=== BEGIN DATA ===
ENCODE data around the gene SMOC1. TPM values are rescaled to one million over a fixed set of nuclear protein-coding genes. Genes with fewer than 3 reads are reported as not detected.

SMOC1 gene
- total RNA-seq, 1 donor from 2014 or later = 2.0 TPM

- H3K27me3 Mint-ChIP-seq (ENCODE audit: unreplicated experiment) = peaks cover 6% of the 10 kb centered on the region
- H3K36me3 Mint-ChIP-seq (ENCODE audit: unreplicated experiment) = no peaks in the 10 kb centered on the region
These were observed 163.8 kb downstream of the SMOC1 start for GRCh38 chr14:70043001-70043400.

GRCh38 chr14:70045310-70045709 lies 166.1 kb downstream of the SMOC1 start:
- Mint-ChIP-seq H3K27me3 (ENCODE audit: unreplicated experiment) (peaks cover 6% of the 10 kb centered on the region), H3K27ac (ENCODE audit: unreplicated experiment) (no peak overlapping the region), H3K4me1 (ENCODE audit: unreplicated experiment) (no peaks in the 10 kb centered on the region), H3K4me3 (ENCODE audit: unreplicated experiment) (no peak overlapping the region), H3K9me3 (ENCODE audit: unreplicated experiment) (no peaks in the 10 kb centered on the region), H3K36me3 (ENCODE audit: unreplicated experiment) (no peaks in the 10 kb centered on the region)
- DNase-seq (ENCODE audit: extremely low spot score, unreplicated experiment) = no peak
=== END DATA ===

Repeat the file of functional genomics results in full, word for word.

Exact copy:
ENCODE data around the gene SMOC1. TPM values are rescaled to one million over a fixed set of nuclear protein-coding genes. Genes with fewer than 3 reads are reported as not detected.

SMOC1 gene
- total RNA-seq, 1 donor from 2014 or later = 2.0 TPM

- H3K27me3 Mint-ChIP-seq (ENCODE audit: unreplicated experiment) = peaks cover 6% of the 10 kb centered on the region
- H3K36me3 Mint-ChIP-seq (ENCODE audit: unreplicated experiment) = no peaks in the 10 kb centered on the region
These were observed 163.8 kb downstream of the SMOC1 start for GRCh38 chr14:70043001-70043400.

GRCh38 chr14:70045310-70045709 lies 166.1 kb downstream of the SMOC1 start:
- Mint-ChIP-seq H3K27me3 (ENCODE audit: unreplicated experiment) (peaks cover 6% of the 10 kb centered on the region), H3K27ac (ENCODE audit: unreplicated experiment) (no peak overlapping the region), H3K4me1 (ENCODE audit: unreplicated experiment) (no peaks in the 10 kb centered on the region), H3K4me3 (ENCODE audit: unreplicated experiment) (no peak overlapping the region), H3K9me3 (ENCODE audit: unreplicated experiment) (no peaks in the 10 kb centered on the region), H3K36me3 (ENCODE audit: unreplicated experiment) (no peaks in the 10 kb centered on the region)
- DNase-seq (ENCODE audit: extremely low spot score, unreplicated experiment) = no peak